(Parenthetically, if the Chief were sincere about the homeless issue, he wouldn't be playing hide-the-ball with the organization that has taken Portland's most at-risk homeless people off the streets. The Chief threatening to declare it a nuisance because of crime, including drug dealing, but he won't give the organization the information about drug arrests in Old Town that would allow the organization to evict drug dealers. What gives?)

But, as others have said, this initiative is just another iteration of the "move along" policy that caters to the Chamber of Commerce crowd. And that's what happens when a law enforcement officer gets his hands on a social services problem. I think "Prosper Portland' was ginned up by the Portland Business Alliance and the Chief in a vacuum.

It will be interesting to see what the stakeholders who don't think homelessness is a crime have to say about "Prosper Portland."
19
I honestly don't feel safe in downtown Portland. We let the hobos run everything. Well now it's time to move these lazy bums out of Portland! Chase them out of Portland! Shut down these places that feeds them! That's shut down then there forced to look for work or do something for themselves and not use the system for handouts! Make panhandling completely illegal!
20
Blabby, thank you for the response, you made some very good points.
21
... I thought they were all moving to Salt Lake City... where they are building them free apartments...????
22
Oh my god I hate everyone. Everybody. Im an equal opportunity hater. Actually thats a big lie. I hate that I can't walk two blocks out of my downtown apartment without getting hassled for cigarettes by kids with pit bulls on ropes. Foul mouthed, disrespectful, tactless people. Just because you're low incomed (and I'm counting the money you beg off tourists, yes, you) doesn't mean you have to be low class. That's the thing. That's my hate. Why do people have to be so disgusting? Answer me that.
23
I work downtown every single day, and I rarely experience the aggressive behavior some people are describing in these threads. (Yes, there are some jerks who sleep outside…there are some jerks who sleep in houses too). I am incredibly concerned about revamping efforts for solutions that have not worked in the past. No sit-no lie is ineffective because the wait lists for shelters are very long. People simply get woken up multiple times during a night and shuffled from one place to another when no sit no lie in in effect. While Bud Clark is a good resource, there are not sufficient beds for everyone sleeping outside. No sit no lie makes human acts like resting illegal.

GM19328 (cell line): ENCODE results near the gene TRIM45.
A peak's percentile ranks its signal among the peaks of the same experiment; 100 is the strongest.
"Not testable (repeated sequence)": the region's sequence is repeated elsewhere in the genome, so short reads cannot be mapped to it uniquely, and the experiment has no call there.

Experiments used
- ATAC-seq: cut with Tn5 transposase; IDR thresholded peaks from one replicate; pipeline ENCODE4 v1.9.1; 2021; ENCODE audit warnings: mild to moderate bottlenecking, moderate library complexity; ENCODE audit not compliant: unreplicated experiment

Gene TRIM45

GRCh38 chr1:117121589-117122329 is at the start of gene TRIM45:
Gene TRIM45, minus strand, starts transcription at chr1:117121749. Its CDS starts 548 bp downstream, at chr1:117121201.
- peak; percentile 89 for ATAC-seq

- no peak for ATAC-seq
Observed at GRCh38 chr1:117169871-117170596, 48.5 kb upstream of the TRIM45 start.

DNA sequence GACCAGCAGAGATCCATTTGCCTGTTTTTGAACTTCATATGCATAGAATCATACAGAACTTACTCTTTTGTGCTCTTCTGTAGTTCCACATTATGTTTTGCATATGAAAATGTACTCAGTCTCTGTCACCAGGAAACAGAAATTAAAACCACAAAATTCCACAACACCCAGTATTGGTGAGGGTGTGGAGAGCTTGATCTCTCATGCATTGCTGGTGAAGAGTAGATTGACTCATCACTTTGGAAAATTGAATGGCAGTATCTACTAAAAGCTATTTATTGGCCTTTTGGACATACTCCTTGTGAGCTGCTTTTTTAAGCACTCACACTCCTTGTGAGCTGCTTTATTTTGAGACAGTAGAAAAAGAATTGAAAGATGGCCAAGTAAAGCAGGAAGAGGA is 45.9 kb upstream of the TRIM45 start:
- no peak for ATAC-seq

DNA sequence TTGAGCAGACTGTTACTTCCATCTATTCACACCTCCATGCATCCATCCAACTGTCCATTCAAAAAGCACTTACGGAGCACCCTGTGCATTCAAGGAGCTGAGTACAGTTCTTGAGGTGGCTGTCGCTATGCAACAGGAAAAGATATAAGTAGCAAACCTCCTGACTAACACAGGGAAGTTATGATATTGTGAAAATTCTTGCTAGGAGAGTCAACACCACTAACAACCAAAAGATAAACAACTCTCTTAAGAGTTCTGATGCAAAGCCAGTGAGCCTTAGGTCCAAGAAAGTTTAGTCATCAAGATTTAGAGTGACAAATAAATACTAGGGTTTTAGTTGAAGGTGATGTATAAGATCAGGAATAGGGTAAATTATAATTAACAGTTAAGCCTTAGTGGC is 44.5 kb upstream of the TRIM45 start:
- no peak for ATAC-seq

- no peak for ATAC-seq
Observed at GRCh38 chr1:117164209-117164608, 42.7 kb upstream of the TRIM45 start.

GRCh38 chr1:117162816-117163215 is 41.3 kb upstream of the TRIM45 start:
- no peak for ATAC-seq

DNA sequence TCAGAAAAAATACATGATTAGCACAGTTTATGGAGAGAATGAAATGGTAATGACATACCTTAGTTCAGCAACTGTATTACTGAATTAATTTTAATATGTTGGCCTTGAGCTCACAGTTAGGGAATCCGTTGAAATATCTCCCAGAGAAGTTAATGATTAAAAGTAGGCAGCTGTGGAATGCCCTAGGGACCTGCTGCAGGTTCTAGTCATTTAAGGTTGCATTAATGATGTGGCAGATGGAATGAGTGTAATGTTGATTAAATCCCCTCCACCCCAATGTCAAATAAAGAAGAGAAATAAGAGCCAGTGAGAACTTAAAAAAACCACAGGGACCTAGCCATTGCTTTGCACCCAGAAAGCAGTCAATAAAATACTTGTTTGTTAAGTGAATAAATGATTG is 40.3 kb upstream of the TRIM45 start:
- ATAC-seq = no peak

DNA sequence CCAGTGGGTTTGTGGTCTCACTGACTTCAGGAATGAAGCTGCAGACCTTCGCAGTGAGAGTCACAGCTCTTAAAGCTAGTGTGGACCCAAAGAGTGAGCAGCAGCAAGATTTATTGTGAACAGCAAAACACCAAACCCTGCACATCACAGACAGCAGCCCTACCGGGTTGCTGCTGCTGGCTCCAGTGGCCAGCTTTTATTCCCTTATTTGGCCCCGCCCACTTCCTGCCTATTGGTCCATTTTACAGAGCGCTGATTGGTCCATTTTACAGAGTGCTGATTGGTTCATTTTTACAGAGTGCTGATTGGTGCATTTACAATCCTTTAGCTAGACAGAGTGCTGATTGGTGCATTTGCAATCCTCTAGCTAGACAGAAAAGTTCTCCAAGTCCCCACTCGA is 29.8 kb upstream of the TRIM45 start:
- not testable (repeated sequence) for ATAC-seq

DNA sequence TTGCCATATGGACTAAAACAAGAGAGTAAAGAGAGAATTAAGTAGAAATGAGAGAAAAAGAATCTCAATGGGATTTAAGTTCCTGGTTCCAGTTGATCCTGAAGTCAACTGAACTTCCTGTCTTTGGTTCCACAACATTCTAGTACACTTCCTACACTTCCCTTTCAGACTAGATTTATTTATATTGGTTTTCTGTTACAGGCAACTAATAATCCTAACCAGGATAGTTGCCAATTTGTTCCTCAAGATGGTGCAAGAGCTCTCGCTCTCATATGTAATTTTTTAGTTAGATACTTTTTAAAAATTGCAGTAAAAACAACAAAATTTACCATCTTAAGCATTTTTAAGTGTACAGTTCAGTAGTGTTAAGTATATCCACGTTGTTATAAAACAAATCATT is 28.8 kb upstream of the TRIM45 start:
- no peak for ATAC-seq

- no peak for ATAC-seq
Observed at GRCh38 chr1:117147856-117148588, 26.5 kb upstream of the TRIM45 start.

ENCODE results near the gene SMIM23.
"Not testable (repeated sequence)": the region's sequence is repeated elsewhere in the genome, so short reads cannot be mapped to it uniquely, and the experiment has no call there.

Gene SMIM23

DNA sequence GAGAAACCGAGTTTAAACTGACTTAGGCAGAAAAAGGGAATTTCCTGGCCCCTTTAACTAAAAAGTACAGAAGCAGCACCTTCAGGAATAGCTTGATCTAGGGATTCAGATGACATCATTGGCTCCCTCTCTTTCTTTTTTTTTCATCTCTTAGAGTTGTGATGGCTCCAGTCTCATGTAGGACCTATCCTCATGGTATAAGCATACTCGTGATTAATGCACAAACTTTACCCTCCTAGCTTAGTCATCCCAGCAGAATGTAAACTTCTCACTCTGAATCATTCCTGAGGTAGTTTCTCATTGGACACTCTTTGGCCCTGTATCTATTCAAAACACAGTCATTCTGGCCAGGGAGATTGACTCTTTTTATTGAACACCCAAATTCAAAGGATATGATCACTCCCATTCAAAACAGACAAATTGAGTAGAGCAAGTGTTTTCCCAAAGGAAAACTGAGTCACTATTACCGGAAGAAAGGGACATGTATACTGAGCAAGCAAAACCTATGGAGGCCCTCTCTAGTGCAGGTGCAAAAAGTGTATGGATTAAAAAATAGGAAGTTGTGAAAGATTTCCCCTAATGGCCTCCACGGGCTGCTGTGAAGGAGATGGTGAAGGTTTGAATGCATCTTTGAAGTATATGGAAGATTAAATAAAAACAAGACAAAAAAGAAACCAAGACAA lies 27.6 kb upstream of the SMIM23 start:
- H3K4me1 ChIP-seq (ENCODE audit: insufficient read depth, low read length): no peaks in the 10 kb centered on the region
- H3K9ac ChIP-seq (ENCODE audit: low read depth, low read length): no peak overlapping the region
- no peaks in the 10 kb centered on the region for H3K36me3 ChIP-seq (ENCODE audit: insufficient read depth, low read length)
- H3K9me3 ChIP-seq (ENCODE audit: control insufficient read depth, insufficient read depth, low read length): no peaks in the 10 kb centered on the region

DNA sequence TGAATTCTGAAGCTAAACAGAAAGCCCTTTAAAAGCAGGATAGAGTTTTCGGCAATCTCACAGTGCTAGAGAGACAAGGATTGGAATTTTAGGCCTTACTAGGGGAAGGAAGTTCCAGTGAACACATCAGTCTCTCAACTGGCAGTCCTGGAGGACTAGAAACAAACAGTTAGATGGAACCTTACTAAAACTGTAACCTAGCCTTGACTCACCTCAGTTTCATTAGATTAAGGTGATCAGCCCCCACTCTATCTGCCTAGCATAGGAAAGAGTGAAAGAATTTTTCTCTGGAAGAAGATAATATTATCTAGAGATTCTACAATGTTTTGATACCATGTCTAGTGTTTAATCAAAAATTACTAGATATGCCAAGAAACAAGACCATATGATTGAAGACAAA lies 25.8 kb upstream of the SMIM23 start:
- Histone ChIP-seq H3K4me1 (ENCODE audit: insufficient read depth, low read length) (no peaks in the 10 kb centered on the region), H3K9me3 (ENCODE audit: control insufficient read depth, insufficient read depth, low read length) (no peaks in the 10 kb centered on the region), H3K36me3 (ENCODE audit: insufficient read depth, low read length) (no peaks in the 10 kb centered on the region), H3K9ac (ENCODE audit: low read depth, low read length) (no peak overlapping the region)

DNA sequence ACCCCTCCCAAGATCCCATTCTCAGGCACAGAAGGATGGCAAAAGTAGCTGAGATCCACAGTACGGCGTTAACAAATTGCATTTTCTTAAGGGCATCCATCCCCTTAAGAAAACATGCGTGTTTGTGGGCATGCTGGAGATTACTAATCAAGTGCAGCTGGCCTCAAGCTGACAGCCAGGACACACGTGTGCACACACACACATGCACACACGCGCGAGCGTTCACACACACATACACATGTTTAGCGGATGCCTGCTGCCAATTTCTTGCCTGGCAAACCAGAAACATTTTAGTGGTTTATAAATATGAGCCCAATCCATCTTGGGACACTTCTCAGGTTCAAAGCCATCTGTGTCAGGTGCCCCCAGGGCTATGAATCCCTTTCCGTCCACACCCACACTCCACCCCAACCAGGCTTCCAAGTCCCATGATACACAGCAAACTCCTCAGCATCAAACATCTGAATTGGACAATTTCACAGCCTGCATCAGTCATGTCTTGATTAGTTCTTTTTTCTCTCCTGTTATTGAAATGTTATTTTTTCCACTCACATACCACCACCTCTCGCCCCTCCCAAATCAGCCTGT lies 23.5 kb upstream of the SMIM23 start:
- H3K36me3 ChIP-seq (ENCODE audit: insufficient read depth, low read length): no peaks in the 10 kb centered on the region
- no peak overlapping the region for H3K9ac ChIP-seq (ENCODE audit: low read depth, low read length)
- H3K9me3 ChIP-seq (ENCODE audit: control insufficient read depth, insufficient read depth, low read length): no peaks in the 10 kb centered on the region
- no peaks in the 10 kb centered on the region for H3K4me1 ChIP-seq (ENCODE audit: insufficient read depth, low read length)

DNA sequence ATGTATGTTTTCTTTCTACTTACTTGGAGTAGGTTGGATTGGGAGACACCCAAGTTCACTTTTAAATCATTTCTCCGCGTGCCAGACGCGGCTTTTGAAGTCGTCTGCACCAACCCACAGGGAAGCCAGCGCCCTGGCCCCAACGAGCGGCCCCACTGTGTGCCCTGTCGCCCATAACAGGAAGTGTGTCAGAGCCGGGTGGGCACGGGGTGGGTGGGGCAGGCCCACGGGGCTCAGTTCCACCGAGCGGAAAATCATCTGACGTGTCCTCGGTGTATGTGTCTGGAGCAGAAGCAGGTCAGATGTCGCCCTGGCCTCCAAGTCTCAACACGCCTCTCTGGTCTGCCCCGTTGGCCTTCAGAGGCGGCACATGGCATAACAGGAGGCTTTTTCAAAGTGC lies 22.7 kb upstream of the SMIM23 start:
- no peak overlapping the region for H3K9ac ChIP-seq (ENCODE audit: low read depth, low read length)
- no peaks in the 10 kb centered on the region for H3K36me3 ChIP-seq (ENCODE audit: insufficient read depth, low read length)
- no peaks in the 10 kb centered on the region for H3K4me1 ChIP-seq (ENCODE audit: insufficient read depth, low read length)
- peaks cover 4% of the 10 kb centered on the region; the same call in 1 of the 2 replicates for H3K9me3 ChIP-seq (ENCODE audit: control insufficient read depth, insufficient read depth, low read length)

I think the root of the matter should be addressed within our urban planning (Hello, PDC). Portland is famous for being a "livable city" with mixed use buildings, but part of that formula relies on affordable housing. With increased gentrification, expensive condos are being built rather than inexpensive apartments, and low-income individuals and families are being pushed out of their neighborhoods or out of housing altogether. We cannot expect the problem of homelessness to go away without addressing the root of the problem. And the sources of homelessness in Portland can be hard to dissect. I would support partnerships between the Portland Business Alliance and the city to find innovative ways to provide jobs/ job training and to build more affordable housing (i.e. inexpensive rent paid by the renter, not necessarily rent subsidized by the state). Portland Business Alliance, I know lots of folks who sleep outside downtown who are willing to work hard but lack resources. There are many struggles (like addiction) within the houseless community, but there is also a lot of untapped potential. Portland Business Alliance, where is your famous entrepreneurial spirit? Let's get creative here.